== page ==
First of all, the nucleus of the current crisis is in Europe instead of the U.S. financial system. I have for awhile now posited the thesis that policy responses to the 2008 meltdown unleashed a perilous “global government finance Bubble.” The first crack in the latest Bubble developed in the eurozone (Greece), as opposed to the 2008 crisis that emerged at the fringe of U.S. mortgage finance (subprime). Our banks and Wall Street firms were the focal point of 2008 market fears, while it is today the European banking system. It is certainly easier these days for U.S. pundits, analysts and investors to remain complacent – and content to believe that market selling has been way overdone.

Global policy responses to the 2008 turmoil emboldened the view that policymakers retain powerful tools to manage financial crises. A key facet of my bearish thesis is that the bursting of the “government finance Bubble” will find policymaking increasingly ineffective and, in the end, incapacitated. A Bubble fueled by massive fiscal and monetary stimulus nurtures inevitable vulnerability to the waning capacity of these measures to sustain inflated markets and maladjusted economic structures. As we’ve witnessed in the European periphery (and, to a lesser extent, here at home), massive government stimulus reaches a point of diminishing returns. And when a crisis of confidence unfolds in government debt – as has been the case in Greece, Ireland, Portugal, Spain and Italy – newfound policymaking constraints quickly become a focal point of market worries.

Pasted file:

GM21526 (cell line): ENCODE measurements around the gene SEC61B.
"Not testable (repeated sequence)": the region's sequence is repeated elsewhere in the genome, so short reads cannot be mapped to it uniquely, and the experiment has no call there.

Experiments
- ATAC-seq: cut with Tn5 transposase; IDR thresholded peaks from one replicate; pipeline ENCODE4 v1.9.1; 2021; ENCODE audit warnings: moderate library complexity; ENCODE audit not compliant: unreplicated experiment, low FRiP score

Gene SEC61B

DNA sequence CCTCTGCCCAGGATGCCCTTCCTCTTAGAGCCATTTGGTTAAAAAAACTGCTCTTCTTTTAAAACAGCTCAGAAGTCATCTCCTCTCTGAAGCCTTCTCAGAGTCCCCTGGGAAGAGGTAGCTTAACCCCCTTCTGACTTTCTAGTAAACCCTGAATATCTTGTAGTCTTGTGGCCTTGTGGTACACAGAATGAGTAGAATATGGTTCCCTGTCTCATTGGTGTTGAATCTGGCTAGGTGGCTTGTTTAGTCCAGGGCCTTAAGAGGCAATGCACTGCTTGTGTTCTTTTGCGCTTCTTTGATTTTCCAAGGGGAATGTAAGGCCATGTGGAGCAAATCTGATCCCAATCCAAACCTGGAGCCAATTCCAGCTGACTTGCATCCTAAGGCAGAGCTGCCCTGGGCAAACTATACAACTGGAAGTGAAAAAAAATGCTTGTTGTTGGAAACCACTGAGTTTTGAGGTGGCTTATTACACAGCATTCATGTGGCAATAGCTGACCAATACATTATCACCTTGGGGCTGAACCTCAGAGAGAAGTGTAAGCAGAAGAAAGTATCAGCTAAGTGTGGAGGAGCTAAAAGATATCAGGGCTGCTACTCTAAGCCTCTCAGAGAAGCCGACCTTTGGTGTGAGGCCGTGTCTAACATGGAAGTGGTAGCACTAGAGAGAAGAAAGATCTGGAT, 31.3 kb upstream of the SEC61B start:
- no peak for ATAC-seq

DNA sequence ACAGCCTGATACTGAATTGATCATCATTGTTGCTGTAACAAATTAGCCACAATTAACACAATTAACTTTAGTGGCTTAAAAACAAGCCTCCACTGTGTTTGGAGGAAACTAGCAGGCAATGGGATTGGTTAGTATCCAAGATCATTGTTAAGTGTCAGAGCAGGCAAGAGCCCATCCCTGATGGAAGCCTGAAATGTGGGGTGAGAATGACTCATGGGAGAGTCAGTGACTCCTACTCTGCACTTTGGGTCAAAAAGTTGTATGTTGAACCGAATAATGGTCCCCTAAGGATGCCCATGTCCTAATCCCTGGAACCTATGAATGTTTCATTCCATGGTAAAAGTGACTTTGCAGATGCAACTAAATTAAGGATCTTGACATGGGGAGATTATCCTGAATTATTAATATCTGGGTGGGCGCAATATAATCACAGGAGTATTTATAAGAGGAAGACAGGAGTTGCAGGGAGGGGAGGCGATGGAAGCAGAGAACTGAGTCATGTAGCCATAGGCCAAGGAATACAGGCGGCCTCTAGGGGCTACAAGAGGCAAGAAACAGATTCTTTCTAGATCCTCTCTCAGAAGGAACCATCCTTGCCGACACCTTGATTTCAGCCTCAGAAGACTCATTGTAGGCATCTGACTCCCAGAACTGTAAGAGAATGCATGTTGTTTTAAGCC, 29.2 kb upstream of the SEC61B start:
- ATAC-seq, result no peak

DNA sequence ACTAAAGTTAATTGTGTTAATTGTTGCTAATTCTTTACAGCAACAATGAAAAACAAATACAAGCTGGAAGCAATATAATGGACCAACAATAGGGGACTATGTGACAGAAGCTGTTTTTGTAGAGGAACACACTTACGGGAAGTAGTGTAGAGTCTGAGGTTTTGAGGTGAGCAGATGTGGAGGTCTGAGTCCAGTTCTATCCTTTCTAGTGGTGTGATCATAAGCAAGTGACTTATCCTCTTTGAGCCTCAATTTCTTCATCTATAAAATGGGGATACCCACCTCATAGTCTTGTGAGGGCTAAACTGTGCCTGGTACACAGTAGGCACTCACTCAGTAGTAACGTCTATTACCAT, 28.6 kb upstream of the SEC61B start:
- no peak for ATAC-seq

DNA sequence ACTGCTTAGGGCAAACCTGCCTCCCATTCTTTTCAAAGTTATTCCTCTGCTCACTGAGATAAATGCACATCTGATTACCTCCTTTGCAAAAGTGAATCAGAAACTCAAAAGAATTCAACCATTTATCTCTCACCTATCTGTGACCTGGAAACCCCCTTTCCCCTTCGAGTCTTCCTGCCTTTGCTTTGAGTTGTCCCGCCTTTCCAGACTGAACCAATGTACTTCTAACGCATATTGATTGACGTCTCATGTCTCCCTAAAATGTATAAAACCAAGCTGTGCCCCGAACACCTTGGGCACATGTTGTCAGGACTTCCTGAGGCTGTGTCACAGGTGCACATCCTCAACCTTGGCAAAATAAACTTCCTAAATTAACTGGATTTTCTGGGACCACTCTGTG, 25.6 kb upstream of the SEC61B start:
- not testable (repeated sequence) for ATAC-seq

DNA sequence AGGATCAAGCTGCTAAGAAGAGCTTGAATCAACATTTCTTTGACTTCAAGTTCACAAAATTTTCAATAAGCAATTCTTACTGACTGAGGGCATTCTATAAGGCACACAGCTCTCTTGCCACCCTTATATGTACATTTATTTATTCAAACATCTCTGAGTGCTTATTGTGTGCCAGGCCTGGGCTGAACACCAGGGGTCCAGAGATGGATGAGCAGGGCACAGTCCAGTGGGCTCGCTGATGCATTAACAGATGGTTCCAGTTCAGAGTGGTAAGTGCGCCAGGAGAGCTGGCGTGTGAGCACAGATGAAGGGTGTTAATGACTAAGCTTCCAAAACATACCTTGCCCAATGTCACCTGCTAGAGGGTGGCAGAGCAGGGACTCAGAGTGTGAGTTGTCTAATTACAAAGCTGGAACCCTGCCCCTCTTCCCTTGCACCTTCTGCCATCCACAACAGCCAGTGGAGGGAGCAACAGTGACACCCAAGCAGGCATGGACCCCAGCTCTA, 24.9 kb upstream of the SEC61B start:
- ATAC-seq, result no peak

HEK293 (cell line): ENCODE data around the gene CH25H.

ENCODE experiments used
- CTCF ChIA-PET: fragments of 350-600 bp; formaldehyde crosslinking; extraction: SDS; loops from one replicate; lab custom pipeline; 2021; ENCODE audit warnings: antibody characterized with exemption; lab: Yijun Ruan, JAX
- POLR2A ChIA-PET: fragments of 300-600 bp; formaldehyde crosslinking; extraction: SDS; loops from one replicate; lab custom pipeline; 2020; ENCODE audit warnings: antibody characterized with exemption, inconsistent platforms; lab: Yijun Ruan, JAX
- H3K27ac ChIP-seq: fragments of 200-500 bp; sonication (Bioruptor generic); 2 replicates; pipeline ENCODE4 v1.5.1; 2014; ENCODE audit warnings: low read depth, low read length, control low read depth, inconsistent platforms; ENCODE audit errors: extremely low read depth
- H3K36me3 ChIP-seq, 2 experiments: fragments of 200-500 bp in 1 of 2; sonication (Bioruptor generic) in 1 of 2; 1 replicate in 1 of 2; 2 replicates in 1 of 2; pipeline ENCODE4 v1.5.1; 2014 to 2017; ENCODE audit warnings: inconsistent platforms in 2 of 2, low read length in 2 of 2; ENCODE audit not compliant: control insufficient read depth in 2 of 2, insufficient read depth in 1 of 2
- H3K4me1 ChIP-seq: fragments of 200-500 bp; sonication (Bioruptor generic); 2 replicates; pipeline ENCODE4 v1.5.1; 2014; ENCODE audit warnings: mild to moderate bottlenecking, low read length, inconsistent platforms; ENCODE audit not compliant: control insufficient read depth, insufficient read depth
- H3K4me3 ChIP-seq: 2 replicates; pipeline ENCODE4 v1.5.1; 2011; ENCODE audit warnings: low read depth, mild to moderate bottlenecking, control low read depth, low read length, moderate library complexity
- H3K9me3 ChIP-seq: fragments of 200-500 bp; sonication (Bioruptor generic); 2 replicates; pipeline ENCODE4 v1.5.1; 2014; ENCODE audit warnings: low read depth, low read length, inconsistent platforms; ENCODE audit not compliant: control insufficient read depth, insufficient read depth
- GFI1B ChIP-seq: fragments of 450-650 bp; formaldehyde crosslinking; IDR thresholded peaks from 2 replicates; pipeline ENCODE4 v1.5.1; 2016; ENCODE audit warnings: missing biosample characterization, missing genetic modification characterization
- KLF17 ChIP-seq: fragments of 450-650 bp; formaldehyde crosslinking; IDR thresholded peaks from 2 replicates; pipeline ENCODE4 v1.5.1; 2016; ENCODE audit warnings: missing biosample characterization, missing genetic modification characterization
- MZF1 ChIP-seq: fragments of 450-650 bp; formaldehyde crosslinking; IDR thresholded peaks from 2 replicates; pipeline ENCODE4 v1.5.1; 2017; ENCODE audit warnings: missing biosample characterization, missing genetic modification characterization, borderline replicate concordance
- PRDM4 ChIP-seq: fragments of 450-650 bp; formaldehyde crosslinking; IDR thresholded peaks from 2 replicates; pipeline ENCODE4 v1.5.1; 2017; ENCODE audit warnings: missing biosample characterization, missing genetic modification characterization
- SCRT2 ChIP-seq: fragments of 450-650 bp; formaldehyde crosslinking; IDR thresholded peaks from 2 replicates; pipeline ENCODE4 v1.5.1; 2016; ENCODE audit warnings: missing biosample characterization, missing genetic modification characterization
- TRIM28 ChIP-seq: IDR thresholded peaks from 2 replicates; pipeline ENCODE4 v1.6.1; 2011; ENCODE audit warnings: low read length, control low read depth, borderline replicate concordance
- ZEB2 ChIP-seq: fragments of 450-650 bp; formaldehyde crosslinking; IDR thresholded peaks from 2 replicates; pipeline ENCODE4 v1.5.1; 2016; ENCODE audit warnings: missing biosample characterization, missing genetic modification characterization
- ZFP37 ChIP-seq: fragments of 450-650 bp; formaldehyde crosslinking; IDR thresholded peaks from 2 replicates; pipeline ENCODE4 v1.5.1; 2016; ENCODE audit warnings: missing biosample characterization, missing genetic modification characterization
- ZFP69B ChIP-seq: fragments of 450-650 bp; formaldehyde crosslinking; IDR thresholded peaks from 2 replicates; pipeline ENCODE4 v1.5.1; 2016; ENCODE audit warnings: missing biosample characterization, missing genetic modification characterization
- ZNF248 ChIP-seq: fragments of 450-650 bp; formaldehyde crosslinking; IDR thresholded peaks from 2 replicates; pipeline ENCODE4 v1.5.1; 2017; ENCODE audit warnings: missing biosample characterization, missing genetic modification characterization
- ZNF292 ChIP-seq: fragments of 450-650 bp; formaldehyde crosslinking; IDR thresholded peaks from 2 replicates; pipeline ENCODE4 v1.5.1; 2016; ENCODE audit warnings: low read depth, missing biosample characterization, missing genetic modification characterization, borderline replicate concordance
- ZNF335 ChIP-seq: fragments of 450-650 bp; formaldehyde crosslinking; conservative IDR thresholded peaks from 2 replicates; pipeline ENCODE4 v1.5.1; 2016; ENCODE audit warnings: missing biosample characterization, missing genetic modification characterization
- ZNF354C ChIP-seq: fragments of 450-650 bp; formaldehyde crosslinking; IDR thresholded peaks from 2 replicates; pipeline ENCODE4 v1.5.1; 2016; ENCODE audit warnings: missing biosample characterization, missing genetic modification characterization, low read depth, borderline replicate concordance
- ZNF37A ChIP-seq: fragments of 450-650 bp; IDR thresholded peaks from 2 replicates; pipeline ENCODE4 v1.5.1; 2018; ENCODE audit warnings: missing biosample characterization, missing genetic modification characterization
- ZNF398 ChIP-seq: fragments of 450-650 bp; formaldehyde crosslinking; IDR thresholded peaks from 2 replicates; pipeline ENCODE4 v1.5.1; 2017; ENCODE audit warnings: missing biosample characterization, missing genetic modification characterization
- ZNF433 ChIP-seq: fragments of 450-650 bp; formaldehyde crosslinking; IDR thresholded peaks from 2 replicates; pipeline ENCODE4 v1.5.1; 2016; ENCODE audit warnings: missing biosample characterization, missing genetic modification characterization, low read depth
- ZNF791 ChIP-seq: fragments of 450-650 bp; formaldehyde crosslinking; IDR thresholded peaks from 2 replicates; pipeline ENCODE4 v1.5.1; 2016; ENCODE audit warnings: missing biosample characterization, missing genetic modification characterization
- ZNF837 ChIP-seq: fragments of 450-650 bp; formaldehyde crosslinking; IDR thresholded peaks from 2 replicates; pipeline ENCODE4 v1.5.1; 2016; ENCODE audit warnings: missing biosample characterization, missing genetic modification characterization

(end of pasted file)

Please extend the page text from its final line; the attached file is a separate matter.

Yet, a well-entrenched view holds that governments can simply create liquidity and boost bank capital, ensuring no repeat of the “cliff-edge event that was Lehman’s collapse.” Policymakers have supposedly learned from past mistakes. Especially this week, with market attention turning to French and European banks, market debate centers around the capacity for the ECB and European governments to support their fragile banking system.